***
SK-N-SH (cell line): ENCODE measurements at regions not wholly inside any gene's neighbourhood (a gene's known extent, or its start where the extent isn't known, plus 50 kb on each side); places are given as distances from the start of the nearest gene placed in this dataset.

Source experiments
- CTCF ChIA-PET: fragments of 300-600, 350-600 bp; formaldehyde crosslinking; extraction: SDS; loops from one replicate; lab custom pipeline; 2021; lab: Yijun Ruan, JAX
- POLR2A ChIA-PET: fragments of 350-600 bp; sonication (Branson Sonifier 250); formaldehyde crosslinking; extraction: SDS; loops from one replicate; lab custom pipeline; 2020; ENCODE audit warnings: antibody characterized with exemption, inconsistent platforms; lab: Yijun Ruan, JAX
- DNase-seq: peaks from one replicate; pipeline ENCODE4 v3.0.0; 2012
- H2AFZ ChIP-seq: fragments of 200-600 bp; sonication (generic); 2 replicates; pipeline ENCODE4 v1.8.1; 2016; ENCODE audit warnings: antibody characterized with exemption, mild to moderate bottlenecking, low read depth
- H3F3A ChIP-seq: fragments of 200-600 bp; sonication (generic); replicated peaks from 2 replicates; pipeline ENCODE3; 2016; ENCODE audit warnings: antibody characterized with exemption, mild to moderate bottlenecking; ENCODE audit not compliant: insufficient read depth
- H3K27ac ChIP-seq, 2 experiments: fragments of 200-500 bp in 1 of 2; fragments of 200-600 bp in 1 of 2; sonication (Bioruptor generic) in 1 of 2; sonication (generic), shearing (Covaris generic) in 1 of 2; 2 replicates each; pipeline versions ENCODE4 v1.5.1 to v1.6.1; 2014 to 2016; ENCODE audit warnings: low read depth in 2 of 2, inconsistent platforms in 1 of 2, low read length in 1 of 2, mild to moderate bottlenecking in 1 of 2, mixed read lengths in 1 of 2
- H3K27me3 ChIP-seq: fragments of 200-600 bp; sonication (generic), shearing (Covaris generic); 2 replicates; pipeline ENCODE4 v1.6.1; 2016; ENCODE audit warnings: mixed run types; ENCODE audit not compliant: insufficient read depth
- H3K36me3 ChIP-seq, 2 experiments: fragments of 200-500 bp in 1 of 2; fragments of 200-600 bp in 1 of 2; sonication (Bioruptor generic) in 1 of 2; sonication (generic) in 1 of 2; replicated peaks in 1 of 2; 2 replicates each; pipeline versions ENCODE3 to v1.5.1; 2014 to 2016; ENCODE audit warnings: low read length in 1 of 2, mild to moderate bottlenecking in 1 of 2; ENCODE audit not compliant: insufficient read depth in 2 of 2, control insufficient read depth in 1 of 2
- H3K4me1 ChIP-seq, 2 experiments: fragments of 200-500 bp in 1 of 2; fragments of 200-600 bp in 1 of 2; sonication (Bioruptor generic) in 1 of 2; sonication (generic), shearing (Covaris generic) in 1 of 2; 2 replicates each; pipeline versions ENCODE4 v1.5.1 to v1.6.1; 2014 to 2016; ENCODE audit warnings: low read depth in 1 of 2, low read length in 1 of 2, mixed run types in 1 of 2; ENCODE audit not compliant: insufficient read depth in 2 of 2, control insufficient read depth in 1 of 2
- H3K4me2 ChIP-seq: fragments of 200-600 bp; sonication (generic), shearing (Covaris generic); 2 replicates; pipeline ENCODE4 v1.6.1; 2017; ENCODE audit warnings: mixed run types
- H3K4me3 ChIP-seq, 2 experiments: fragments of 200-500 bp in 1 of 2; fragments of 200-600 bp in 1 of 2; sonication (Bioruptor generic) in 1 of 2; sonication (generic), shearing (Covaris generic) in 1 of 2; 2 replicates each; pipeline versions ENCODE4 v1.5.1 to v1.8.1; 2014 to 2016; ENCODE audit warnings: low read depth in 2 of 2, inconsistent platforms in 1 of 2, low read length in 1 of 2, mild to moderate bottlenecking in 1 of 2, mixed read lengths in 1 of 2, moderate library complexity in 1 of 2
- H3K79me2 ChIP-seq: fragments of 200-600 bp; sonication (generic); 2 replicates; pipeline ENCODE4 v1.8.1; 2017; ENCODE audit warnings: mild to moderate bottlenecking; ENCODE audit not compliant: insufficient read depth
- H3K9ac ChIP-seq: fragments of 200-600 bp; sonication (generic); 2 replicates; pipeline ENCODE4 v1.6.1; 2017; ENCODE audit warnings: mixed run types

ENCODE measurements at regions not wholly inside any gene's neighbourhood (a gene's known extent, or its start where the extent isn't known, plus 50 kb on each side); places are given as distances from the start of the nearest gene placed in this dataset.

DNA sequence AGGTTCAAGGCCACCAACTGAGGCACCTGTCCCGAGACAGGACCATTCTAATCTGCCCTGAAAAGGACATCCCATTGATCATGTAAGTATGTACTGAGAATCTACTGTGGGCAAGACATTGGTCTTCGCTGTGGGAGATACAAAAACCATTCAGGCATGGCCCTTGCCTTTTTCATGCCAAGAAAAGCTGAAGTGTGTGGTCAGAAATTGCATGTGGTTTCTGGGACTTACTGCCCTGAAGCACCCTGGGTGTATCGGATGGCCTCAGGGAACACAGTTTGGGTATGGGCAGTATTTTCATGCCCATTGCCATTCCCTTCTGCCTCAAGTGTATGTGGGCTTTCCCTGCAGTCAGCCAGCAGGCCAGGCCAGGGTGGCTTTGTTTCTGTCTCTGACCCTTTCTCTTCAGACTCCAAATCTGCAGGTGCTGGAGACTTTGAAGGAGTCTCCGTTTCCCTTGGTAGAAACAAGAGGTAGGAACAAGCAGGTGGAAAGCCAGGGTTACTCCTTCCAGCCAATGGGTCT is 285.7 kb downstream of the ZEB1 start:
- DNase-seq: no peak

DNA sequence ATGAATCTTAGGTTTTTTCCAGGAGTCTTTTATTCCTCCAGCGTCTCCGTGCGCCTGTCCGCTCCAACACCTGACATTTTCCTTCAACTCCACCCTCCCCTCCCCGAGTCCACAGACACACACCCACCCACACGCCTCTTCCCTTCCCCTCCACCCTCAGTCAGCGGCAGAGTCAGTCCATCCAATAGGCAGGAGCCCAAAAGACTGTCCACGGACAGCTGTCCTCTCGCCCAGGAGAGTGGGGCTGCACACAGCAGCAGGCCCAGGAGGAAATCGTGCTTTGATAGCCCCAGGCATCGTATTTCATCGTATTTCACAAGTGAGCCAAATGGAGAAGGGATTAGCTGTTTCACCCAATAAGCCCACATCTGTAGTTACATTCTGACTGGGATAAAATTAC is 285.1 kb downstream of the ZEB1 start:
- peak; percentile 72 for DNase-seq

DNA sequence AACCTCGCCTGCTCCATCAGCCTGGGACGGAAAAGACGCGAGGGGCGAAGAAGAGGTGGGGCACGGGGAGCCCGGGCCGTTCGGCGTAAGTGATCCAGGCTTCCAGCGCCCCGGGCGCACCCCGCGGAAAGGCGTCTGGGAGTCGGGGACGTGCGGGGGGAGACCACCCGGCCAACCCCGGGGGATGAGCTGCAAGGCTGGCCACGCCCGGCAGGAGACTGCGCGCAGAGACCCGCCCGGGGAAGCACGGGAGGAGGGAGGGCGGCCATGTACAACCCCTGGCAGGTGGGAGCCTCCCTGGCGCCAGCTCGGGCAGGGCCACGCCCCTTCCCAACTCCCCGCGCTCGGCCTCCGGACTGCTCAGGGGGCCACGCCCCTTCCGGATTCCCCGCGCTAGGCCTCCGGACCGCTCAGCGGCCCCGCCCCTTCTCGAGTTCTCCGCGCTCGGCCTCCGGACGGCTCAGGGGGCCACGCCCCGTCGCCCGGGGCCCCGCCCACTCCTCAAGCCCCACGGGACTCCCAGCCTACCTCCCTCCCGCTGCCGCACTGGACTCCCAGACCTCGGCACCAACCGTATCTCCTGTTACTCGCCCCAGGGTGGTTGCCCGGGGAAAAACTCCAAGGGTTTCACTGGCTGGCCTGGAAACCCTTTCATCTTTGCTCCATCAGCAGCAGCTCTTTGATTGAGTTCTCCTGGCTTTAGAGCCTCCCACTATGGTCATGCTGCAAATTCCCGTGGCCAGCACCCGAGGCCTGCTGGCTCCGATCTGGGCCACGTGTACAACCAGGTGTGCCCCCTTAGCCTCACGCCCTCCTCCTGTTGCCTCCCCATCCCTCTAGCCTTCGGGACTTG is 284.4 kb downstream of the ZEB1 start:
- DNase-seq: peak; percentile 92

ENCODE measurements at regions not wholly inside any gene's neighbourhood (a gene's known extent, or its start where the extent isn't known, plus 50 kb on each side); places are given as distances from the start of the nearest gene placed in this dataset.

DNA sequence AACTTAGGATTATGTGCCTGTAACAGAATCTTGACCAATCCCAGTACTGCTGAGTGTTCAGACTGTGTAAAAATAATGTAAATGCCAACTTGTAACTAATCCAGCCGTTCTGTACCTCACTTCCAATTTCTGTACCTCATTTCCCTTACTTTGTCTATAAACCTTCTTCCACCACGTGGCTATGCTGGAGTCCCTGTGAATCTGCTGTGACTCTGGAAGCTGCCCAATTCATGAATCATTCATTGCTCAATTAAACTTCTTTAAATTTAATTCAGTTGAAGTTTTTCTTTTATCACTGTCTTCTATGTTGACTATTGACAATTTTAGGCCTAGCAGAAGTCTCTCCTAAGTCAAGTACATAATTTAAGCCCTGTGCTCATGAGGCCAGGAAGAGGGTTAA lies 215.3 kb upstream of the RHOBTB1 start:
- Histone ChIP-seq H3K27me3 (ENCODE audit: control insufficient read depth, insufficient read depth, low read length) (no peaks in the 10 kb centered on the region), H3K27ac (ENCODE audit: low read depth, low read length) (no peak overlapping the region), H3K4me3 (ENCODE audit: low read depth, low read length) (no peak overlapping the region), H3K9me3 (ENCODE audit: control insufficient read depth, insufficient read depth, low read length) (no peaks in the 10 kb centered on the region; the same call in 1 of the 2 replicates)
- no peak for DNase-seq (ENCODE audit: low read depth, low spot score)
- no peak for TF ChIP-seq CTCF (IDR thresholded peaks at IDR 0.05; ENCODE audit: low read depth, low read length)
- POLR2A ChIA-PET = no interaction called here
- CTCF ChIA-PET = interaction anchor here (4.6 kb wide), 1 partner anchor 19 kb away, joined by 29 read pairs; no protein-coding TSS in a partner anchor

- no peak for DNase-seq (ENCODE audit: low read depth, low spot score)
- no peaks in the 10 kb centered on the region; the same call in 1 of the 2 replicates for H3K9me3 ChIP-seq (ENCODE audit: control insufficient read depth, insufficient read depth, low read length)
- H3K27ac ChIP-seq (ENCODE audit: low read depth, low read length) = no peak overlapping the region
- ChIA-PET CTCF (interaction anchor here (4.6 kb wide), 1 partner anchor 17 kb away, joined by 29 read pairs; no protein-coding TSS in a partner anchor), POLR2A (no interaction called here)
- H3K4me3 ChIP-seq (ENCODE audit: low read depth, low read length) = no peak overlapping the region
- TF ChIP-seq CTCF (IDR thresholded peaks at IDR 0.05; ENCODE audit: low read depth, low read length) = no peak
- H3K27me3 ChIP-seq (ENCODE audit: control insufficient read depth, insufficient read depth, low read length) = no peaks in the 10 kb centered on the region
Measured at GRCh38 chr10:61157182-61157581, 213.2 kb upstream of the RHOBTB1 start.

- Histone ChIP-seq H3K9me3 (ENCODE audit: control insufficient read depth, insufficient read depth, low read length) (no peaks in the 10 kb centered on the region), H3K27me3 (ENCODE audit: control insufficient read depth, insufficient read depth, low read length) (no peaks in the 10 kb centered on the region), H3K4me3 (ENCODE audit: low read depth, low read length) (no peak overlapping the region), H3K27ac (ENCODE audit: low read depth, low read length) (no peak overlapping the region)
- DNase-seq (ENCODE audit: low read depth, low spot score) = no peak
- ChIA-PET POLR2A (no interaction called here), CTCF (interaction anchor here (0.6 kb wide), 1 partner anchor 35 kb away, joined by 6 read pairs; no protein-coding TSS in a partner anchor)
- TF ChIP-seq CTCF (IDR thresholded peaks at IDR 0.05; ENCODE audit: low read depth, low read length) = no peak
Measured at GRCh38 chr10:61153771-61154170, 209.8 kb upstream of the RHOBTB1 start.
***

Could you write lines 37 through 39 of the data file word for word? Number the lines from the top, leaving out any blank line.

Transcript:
Measured at GRCh38 chr10:61157182-61157581, 213.2 kb upstream of the RHOBTB1 start.

- Histone ChIP-seq H3K9me3 (ENCODE audit: control insufficient read depth, insufficient read depth, low read length) (no peaks in the 10 kb centered on the region), H3K27me3 (ENCODE audit: control insufficient read depth, insufficient read depth, low read length) (no peaks in the 10 kb centered on the region), H3K4me3 (ENCODE audit: low read depth, low read length) (no peak overlapping the region), H3K27ac (ENCODE audit: low read depth, low read length) (no peak overlapping the region)
- DNase-seq (ENCODE audit: low read depth, low spot score) = no peak